Since then, the Rooster style square knit tie has made occasional reappearances on the necks of stylish men. But sadly, there is no longer a maker of such ties in the United States. Even Brooks Brothers, which maintains an otherwise ironclad commitment to neckwear made in the USA, outsources its knit tie production.
This is why the vintage Rooster versions (made in the USA) are so prized by Ivy partisans.
A few days ago, I was sifting through the wares at a thrift store up in Houston, and I lucked into one of these, a navy Rooster Cottonit. A little internet sleuthing reveals that the trademark for the Cotonit name was issued to Rooster in 1979.
We’ve written before on the venerable toboggan (aka the woolie cap), extolling its virtues for outdoor winter pursuits.
A few months ago, while roasting in the Southeast Texas summer, I ordered a Filson toboggan, an act of not insubstantial imagination. My current cold weather hiking cap is from SmartWool, and it’s more skullcap than toboggan, with scarcely enough fabric real estate to cover my ears. The Filson cap rectifies that deficiency.
During my trip to New York City last November, the cap received its first wearing, during a hike of Inwood Hill Park and a walk of the entire length of Manhanttan. I’m pleased to report that it performed its task with aplomb, keeping my noggin warm in the morning chill.
Filson maintains a fairly strong commitment to American manufacturing. This cap is among those items that continue to be made on these shores.
This many years into adulthood, I have few holes in my wardrobe. Sufficient disposable income combined with a general parsimony in other areas of my life mean that most of my clothing needs have been satisfied, my wants fulfilled.
The one that remained was a good casual jacket for fall and winter–one that could offer at least a modest protection from the elements.
I considered a few options. The Dunoon Parka from Pierrepont Hicks caught my eye. But it wasn’t available in my size. Seattle’s Crescent Down Works seemed to have a few parkas, but those I could find online appeared also to be sold out.
In my searches, I third option emerged: the Travel Shell Parka from Battenwear. I can’t quite remember where I first heard about Battenwear. But I’m certainly glad I did.
Battenwear has been around since 2011. After a stint designing for Woolrich Woolen Mills, Shinya Hasegawa and his wife Carrie set out on their own to begin producing sportswear–classic pieces that are defined as much by function as they are by aesthetic.
The first item in Battenwear’s collection was the Travel Shell Parka, and it remains the backbone of Battenwear’s collection.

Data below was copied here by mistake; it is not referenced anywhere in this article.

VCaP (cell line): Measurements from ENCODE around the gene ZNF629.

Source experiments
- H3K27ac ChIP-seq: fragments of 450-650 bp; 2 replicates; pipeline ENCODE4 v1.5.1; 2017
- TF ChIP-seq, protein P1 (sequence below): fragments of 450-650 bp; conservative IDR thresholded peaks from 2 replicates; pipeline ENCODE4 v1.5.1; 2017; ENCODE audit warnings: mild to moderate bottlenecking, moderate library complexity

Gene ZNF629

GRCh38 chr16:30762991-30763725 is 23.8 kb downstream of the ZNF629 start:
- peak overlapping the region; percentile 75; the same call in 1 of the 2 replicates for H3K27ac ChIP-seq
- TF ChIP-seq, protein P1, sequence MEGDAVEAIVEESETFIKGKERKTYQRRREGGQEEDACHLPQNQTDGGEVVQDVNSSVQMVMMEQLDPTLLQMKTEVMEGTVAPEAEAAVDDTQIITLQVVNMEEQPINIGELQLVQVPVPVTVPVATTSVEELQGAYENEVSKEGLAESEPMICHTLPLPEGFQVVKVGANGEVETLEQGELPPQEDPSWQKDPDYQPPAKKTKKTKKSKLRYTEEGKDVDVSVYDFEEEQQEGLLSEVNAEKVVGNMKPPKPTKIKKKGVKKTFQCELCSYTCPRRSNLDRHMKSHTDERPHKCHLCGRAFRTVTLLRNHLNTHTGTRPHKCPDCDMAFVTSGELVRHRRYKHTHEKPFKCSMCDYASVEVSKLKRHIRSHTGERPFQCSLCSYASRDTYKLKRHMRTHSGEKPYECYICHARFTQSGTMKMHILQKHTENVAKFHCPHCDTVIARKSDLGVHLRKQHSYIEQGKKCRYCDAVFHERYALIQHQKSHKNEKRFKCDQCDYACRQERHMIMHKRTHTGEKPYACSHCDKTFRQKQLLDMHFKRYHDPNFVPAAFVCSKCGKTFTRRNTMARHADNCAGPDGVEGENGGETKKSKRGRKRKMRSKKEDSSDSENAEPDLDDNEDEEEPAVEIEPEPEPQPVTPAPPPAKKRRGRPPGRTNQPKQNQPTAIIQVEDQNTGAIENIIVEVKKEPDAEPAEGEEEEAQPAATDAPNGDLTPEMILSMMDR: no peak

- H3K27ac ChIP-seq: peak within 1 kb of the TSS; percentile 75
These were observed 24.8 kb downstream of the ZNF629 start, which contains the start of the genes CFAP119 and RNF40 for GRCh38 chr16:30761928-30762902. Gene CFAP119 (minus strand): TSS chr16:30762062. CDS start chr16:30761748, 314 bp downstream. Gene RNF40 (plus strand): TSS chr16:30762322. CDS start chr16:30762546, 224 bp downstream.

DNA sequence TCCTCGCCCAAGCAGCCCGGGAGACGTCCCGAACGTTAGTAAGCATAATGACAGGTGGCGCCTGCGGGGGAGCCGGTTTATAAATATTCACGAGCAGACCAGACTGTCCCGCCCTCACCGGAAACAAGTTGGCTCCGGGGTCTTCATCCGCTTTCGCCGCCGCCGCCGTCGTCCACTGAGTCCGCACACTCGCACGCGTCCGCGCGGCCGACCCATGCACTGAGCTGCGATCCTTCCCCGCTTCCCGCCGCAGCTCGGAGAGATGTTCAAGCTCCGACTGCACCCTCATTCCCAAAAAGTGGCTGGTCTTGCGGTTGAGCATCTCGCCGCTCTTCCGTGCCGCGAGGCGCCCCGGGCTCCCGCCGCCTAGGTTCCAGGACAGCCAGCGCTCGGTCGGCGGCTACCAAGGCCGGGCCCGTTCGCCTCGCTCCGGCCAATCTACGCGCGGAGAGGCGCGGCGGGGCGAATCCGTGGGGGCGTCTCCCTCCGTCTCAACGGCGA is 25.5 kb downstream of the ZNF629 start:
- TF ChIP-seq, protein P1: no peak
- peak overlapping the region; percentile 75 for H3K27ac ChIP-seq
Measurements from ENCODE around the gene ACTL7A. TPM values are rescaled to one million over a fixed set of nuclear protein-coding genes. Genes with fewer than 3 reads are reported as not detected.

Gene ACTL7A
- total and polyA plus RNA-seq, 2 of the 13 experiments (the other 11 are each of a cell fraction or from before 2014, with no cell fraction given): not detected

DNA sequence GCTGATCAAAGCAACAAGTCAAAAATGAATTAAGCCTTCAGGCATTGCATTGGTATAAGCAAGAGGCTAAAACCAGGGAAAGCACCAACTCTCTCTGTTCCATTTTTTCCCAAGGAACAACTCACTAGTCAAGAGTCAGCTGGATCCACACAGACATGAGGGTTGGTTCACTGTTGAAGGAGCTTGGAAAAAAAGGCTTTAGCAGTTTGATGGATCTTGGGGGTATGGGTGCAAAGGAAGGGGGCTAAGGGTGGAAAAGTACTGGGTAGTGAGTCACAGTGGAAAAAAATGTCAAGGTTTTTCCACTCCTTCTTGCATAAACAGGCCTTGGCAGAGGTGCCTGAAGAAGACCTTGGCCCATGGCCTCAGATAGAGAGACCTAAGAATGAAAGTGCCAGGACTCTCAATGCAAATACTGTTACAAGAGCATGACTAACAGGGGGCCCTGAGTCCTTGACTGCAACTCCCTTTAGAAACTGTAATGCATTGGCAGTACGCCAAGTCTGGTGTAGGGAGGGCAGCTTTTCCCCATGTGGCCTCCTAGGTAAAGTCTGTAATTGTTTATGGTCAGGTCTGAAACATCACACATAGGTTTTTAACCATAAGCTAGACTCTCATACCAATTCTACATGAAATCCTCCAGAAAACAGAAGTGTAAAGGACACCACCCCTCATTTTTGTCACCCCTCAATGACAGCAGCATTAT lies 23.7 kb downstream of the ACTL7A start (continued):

It is, of course, manufactured in the United States, just a few blocks from Battenwear’s Garment District Headquarters, as are nearly all of Battenwear’s products.
I had the distinct pleasure of visiting Battenwear during my visit to New York last month. Its brick and mortar shop is charmingly called the Bivouac Shop, a nod to the kind of outdoor activity that inspires much of the company’s product line.
I had originally planned to purchase one of the Travel Shell Parkas while I was there, but I was concerned that the size and color I wanted would be gone by the time I arrived. So I pulled the trigger in advance of my vacation.
Let me not mince words. It’s difficult to talk about this jacket without resorting to superlatives; if an everyday, midweight parka is on your wish list, I strongly recommend that you give this one serious consideration. Every detail (and there are many) has been exceptionally well thought out. Pockets abound, perfect for the urban explorer. And the construction appears rock solid. I can easily see this jacket lasting me well into my dotage.
One website characterized the jacket as “gear that’s as well-suited for the Appalachian Trail as it is for the streets of SoHo.”
As an avid outdoorsman, however, I have to take exception with that characterization. With its 60/40 cotton and nylon fabric, this is not the jacket you want on a serious hike. First, it’s a little too heavy for those of us immersed in the ultralight ethos. Second, its cotton composition makes it ill-suited for inclement weather in the backcountry. When wet, cotton simply does not insulate, which is why backpackers rely upon wool, polyester and nylon for warmth in rainy conditions.